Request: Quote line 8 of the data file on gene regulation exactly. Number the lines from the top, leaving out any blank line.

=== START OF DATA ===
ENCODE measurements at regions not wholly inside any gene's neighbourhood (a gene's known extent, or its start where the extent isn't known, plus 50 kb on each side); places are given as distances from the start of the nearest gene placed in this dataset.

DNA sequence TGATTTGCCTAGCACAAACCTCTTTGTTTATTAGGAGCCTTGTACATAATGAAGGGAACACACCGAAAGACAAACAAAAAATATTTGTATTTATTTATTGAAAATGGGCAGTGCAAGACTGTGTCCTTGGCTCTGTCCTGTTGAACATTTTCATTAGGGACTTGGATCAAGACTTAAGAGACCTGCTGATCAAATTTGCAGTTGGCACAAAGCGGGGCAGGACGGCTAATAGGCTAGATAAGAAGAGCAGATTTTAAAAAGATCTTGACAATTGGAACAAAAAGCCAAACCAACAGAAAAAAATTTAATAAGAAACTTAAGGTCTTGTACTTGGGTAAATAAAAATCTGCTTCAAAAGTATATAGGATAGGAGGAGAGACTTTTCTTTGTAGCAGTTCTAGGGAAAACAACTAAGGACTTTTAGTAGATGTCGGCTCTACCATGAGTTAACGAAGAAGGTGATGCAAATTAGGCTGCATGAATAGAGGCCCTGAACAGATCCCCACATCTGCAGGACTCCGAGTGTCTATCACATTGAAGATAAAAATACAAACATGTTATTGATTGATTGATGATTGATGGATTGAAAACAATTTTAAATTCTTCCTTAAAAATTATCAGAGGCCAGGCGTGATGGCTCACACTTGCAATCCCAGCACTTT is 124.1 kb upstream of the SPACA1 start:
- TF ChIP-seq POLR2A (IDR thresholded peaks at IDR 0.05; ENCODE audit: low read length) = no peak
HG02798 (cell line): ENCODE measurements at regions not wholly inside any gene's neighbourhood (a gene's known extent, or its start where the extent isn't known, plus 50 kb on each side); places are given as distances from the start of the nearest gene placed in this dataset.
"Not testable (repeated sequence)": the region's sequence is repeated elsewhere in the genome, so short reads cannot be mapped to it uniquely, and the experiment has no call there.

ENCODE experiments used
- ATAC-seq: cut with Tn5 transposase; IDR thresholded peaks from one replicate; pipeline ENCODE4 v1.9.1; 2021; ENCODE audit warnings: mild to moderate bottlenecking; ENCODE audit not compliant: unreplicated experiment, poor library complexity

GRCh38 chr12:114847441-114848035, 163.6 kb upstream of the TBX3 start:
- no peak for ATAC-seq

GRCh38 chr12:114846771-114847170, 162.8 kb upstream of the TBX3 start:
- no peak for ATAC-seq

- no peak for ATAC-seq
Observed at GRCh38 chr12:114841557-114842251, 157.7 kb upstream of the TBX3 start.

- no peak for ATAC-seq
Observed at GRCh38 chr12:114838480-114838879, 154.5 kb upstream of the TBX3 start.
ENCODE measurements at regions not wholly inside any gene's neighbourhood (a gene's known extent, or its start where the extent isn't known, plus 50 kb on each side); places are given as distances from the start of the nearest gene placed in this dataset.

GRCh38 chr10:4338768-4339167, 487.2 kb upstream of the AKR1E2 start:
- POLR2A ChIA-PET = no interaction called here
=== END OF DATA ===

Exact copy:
GRCh38 chr12:114847441-114848035, 163.6 kb upstream of the TBX3 start: